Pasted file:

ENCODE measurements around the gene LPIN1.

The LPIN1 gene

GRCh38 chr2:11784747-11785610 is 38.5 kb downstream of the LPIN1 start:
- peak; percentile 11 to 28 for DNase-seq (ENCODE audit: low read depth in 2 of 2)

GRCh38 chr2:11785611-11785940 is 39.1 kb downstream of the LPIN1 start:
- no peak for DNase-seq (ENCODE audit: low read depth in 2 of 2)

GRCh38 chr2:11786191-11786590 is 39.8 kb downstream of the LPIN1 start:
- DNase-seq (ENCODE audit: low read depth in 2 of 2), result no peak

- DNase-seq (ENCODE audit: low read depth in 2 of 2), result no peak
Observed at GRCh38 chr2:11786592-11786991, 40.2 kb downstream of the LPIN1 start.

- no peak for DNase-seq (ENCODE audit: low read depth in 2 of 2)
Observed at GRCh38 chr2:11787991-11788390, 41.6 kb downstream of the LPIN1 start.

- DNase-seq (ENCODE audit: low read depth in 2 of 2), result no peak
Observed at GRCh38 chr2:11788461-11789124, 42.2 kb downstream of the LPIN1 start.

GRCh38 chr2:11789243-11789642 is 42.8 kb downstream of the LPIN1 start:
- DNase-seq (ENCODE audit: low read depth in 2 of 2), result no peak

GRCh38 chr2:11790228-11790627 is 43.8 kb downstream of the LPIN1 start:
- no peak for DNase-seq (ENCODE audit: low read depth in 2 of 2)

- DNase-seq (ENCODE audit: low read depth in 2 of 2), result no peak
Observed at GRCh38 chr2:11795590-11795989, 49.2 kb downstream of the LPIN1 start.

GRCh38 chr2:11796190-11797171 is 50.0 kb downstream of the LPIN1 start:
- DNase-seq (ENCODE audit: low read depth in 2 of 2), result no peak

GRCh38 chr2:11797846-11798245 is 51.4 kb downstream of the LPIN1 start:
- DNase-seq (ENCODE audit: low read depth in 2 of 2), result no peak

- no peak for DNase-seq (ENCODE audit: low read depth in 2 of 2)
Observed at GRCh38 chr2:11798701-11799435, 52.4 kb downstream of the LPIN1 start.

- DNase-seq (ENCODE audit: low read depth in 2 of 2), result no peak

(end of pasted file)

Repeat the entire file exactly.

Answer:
ENCODE measurements around the gene LPIN1.

The LPIN1 gene

GRCh38 chr2:11784747-11785610 is 38.5 kb downstream of the LPIN1 start:
- peak; percentile 11 to 28 for DNase-seq (ENCODE audit: low read depth in 2 of 2)

GRCh38 chr2:11785611-11785940 is 39.1 kb downstream of the LPIN1 start:
- no peak for DNase-seq (ENCODE audit: low read depth in 2 of 2)

GRCh38 chr2:11786191-11786590 is 39.8 kb downstream of the LPIN1 start:
- DNase-seq (ENCODE audit: low read depth in 2 of 2), result no peak

- DNase-seq (ENCODE audit: low read depth in 2 of 2), result no peak
Observed at GRCh38 chr2:11786592-11786991, 40.2 kb downstream of the LPIN1 start.

- no peak for DNase-seq (ENCODE audit: low read depth in 2 of 2)
Observed at GRCh38 chr2:11787991-11788390, 41.6 kb downstream of the LPIN1 start.

- DNase-seq (ENCODE audit: low read depth in 2 of 2), result no peak
Observed at GRCh38 chr2:11788461-11789124, 42.2 kb downstream of the LPIN1 start.

GRCh38 chr2:11789243-11789642 is 42.8 kb downstream of the LPIN1 start:
- DNase-seq (ENCODE audit: low read depth in 2 of 2), result no peak

GRCh38 chr2:11790228-11790627 is 43.8 kb downstream of the LPIN1 start:
- no peak for DNase-seq (ENCODE audit: low read depth in 2 of 2)

- DNase-seq (ENCODE audit: low read depth in 2 of 2), result no peak
Observed at GRCh38 chr2:11795590-11795989, 49.2 kb downstream of the LPIN1 start.

GRCh38 chr2:11796190-11797171 is 50.0 kb downstream of the LPIN1 start:
- DNase-seq (ENCODE audit: low read depth in 2 of 2), result no peak

GRCh38 chr2:11797846-11798245 is 51.4 kb downstream of the LPIN1 start:
- DNase-seq (ENCODE audit: low read depth in 2 of 2), result no peak

- no peak for DNase-seq (ENCODE audit: low read depth in 2 of 2)
Observed at GRCh38 chr2:11798701-11799435, 52.4 kb downstream of the LPIN1 start.

- DNase-seq (ENCODE audit: low read depth in 2 of 2), result no peak